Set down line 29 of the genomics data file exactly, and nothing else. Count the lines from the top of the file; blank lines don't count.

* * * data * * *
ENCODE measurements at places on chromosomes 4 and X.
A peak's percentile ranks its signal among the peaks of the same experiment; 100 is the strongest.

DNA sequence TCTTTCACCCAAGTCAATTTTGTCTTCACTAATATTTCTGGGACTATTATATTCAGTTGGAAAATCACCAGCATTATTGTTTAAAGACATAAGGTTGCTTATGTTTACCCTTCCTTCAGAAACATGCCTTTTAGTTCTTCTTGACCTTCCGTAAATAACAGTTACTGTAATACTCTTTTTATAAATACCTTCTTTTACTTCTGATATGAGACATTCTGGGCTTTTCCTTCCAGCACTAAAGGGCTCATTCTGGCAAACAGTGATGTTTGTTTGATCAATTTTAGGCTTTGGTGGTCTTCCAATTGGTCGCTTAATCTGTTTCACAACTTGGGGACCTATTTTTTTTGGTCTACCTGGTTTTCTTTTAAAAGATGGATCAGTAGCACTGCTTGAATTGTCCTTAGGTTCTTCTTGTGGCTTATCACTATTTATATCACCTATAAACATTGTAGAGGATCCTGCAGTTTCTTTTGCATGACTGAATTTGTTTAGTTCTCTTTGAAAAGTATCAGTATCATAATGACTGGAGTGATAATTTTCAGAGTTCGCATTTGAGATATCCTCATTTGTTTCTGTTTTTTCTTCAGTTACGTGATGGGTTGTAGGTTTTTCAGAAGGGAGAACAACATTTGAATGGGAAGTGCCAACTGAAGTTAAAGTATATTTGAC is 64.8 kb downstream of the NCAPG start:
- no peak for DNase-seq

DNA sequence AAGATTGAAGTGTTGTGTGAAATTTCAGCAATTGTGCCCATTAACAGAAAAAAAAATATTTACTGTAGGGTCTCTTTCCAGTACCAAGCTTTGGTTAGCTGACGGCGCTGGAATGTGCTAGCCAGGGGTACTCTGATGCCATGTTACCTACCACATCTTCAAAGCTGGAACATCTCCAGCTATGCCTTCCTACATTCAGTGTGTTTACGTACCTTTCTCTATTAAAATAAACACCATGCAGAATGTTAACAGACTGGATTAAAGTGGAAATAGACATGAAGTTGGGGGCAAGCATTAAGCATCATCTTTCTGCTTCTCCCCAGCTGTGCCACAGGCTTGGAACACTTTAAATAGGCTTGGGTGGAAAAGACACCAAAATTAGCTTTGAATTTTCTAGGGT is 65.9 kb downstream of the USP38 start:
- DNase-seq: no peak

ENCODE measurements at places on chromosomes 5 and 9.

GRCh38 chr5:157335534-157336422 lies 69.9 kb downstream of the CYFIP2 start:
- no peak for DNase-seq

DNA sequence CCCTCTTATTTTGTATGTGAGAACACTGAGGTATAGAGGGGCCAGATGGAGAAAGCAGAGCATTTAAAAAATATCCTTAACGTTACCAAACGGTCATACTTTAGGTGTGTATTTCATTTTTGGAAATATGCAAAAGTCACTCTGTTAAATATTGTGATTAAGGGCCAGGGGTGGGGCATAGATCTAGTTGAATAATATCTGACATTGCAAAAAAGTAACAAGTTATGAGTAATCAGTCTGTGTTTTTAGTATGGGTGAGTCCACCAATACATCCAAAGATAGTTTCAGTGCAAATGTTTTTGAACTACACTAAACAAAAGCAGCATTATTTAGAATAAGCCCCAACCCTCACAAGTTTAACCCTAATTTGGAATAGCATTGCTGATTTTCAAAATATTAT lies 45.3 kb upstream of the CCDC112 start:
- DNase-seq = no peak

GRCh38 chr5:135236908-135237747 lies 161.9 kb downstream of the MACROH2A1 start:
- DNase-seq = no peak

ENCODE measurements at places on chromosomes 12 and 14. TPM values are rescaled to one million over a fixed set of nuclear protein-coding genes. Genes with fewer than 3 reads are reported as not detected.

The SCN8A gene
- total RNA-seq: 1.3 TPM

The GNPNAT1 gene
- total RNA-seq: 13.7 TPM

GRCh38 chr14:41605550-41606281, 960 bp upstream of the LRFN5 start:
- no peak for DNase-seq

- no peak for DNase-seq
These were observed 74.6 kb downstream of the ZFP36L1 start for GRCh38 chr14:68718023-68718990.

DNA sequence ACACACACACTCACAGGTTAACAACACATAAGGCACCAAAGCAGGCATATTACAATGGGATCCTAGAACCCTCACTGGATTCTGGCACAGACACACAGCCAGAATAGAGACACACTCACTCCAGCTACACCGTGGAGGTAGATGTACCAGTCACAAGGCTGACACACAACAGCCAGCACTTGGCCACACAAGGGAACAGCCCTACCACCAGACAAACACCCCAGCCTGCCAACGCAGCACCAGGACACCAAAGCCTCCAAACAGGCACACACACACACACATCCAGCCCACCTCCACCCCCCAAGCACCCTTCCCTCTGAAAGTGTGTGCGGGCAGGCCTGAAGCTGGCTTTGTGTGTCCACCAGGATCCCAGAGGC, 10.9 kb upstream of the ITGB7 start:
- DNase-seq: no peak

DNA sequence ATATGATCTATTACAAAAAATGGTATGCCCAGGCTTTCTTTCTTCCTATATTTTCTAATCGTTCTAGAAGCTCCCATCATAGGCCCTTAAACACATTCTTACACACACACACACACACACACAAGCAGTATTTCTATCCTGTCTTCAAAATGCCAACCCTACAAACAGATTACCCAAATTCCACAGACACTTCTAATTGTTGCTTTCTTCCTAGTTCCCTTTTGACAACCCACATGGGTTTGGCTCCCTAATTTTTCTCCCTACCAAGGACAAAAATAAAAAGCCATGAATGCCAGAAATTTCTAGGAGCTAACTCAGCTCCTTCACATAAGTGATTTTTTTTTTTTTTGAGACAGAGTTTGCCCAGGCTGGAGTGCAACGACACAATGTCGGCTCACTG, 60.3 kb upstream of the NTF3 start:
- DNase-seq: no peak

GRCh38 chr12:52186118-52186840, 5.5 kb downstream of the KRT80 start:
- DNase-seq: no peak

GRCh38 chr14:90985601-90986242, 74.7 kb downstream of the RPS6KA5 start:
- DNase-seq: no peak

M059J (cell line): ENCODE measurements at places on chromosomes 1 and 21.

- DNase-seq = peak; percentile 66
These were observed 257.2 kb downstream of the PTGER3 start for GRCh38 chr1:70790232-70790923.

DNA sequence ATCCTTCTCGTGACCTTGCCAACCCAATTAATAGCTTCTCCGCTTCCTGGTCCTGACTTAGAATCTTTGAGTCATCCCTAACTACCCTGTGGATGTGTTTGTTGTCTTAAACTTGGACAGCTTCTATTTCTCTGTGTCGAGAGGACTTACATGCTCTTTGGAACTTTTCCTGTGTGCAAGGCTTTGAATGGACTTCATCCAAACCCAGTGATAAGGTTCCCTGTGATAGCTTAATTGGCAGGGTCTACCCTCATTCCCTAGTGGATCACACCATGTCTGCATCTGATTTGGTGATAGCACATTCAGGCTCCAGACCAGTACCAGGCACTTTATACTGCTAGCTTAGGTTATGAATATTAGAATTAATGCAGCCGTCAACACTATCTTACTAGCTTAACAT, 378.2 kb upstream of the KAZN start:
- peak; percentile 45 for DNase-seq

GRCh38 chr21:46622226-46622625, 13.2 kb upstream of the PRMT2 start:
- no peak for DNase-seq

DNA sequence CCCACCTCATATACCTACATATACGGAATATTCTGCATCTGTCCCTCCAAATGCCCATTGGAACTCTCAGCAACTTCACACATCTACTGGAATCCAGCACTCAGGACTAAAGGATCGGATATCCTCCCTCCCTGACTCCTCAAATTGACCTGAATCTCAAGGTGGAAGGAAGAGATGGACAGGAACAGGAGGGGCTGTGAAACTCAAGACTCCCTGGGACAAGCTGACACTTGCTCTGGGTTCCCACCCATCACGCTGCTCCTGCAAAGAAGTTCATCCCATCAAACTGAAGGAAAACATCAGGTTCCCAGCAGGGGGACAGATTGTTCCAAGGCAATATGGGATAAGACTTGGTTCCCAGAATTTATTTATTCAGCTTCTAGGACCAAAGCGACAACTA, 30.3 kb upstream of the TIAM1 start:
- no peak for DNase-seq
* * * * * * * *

GRCh38 chr14:90985601-90986242, 74.7 kb downstream of the RPS6KA5 start: